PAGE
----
As many as 50,000 people took part in Saturday’s “march for peace” in the Russian capital, Moscow, organizers said.
Demonstrators bearing both Russian and Ukrainian flags urged President Vladimir Putin to withdraw troops currently occupying Crimea, comparing the situation with the Nazi annexation of the Sudetenland region ahead of World War II.
After the march, the protesters gathered on Prospekt Sakharova, the site of huge anti-Putin rallies in 2011-12.
Russian police, who regularly downplay the size of opposition demonstrations, earlier estimated the number of marchers at 3,000. A rival pro-Putin demonstration near the Kremlin attracted some 15,000 people, police said.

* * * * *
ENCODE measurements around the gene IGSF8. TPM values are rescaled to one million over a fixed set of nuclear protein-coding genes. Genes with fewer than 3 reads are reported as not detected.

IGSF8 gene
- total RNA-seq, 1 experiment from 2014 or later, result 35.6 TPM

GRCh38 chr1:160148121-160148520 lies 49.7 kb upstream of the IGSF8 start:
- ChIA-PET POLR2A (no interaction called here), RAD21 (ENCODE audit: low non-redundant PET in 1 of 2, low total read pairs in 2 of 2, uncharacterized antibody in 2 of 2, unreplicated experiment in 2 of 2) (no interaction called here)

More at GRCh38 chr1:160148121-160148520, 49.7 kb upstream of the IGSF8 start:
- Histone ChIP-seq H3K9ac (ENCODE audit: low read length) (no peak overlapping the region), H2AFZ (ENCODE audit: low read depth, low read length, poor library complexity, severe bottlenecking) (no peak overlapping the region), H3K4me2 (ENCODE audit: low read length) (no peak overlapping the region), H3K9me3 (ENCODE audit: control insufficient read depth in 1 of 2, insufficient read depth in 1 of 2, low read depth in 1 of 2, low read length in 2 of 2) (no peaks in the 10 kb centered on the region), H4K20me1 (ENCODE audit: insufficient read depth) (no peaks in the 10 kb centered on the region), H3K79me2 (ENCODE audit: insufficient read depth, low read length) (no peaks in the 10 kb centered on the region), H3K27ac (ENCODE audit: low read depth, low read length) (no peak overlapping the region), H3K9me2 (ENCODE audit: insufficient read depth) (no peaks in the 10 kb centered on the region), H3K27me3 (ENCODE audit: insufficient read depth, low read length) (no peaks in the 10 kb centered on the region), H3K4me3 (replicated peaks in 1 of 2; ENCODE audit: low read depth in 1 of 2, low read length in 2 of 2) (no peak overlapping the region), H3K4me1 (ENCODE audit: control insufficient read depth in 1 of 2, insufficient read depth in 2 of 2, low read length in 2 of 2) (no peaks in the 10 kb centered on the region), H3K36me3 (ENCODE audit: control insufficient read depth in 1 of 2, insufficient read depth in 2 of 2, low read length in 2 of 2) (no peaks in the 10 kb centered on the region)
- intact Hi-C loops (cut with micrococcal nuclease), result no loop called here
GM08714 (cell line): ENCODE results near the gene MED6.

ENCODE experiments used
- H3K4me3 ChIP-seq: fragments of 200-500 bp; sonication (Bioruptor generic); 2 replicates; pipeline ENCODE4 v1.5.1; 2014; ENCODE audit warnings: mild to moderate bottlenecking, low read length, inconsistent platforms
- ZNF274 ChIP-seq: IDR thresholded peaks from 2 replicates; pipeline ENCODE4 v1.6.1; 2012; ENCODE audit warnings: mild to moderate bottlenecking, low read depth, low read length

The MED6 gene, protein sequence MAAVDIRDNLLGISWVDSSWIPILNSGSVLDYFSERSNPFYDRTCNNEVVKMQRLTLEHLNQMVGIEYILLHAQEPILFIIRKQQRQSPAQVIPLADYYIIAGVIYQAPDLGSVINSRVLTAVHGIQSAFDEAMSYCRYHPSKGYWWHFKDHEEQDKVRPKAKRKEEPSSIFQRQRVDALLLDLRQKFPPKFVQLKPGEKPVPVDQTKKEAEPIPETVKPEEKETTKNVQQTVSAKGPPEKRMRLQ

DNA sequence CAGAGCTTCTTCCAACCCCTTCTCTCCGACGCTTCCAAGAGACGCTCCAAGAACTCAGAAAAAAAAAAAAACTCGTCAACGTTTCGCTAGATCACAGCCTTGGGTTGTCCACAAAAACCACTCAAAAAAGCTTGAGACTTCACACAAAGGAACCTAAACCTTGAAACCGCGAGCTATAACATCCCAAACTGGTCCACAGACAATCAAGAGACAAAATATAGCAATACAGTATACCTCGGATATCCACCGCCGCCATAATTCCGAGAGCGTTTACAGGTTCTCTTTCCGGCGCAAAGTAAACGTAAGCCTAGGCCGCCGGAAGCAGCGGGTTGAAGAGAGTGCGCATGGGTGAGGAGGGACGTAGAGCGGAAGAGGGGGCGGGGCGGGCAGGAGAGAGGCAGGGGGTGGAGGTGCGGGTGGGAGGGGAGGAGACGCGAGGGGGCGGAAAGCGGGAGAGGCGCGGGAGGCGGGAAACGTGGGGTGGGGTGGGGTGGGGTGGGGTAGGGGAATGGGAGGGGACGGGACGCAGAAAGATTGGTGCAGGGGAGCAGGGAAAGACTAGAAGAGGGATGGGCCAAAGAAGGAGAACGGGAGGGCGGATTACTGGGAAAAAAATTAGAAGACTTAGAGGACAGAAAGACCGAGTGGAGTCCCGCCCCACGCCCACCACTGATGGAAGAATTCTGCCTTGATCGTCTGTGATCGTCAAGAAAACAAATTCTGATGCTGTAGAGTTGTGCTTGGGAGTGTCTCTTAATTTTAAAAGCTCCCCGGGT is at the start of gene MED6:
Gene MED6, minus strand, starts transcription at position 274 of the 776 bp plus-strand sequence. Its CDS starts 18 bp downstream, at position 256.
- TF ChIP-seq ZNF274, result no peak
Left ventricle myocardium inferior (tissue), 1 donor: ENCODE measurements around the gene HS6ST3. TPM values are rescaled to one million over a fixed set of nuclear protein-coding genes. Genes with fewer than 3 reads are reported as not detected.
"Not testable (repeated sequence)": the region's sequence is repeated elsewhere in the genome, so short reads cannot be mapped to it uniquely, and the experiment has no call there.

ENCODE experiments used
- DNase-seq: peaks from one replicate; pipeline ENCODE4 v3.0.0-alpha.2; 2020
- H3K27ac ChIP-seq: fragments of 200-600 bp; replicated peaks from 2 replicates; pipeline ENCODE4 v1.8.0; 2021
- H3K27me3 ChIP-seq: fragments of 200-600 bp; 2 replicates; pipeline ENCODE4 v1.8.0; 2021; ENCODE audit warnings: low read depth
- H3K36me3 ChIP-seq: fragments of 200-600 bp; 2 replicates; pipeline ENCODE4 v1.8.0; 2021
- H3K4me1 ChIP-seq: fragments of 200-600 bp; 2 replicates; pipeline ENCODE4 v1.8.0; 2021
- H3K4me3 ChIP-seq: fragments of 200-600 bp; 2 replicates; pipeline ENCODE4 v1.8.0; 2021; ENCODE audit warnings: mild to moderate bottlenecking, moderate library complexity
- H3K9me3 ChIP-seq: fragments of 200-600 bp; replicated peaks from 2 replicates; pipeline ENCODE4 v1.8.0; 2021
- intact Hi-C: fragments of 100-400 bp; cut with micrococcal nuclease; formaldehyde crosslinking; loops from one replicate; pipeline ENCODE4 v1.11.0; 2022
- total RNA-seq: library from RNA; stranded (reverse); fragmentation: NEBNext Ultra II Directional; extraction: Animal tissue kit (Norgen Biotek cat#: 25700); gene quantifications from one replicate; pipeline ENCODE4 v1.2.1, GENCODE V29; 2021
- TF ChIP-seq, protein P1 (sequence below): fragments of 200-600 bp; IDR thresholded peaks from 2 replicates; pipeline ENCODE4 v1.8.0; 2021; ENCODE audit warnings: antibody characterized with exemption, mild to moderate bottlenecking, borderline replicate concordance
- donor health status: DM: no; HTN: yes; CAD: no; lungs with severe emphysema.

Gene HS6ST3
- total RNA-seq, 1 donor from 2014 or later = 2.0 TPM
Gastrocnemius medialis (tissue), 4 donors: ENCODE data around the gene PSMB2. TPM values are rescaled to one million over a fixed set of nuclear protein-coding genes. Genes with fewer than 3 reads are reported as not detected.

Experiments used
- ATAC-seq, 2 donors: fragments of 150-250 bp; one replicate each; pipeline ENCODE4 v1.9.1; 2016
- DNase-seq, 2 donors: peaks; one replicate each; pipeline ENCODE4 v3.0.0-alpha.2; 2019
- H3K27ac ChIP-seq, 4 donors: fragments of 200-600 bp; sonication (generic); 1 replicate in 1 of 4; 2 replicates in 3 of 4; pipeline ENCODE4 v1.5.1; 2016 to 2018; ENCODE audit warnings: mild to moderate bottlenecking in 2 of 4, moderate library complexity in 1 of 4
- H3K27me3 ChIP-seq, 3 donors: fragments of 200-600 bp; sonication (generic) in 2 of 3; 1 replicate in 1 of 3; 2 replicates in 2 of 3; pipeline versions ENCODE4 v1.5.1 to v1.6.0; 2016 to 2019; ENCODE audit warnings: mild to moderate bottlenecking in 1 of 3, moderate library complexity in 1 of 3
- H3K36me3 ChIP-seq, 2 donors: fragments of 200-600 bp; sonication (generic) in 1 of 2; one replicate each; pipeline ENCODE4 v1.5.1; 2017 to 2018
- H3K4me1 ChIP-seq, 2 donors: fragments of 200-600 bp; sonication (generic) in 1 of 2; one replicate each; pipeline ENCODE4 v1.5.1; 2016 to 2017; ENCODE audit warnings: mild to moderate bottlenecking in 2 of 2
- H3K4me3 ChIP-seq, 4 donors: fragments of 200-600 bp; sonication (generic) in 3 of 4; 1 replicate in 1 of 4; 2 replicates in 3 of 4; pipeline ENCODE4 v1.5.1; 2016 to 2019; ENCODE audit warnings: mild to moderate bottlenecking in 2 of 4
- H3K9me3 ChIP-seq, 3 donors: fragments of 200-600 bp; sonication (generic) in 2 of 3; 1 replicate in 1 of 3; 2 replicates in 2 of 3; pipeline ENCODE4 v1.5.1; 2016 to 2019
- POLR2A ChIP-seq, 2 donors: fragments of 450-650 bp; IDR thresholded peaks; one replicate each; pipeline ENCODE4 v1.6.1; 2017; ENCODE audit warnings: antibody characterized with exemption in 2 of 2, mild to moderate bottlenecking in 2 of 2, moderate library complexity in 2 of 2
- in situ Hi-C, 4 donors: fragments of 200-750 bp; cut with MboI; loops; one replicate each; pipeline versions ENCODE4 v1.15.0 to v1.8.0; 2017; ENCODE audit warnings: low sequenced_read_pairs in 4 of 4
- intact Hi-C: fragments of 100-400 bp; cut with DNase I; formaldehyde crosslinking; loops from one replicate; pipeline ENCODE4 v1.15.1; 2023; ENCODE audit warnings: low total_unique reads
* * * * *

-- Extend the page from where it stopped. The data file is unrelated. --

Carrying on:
Many of the protesters at the Moscow peace rally used the same chants and slogans employed during recent Ukrainian anti-government protests that led to the ouster of President Viktor Yanukovych last month.
Moscow land grab?
Just days after Yanukovych fled Kyiv, thousands of pro-Russian gunmen took control of Crimea, home to Russia’s Black Sea fleet. A newly appointed pro-Kremlin government there then declared it would leave Ukraine, setting a referendum on the issue for Sunday.
Moscow says the referendum is a legitimate chance for the largely Russian-speaking peninsula to determine its own future, while Ukraine and its Western allies say the vote is a cover for an illegal annexation by the Kremlin.
The United States and the European Union have threatened sanctions against Moscow if the vote in Crimea goes ahead. Talks in London on Friday between US Secretary of State John Kerry and his Russian counterpart Sergei Lavrov failed to bridge differences on the issue.
Fears that Moscow’s military intervention in Crimea and Sunday’s referendum could cause upheaval in Ukraine’s Russia-leaning eastern regions were fuelled overnight when two people died in clashes between pro-Kyiv and pro-Moscow activists in the city of Kharkiv.
tj/se (AFP, AP)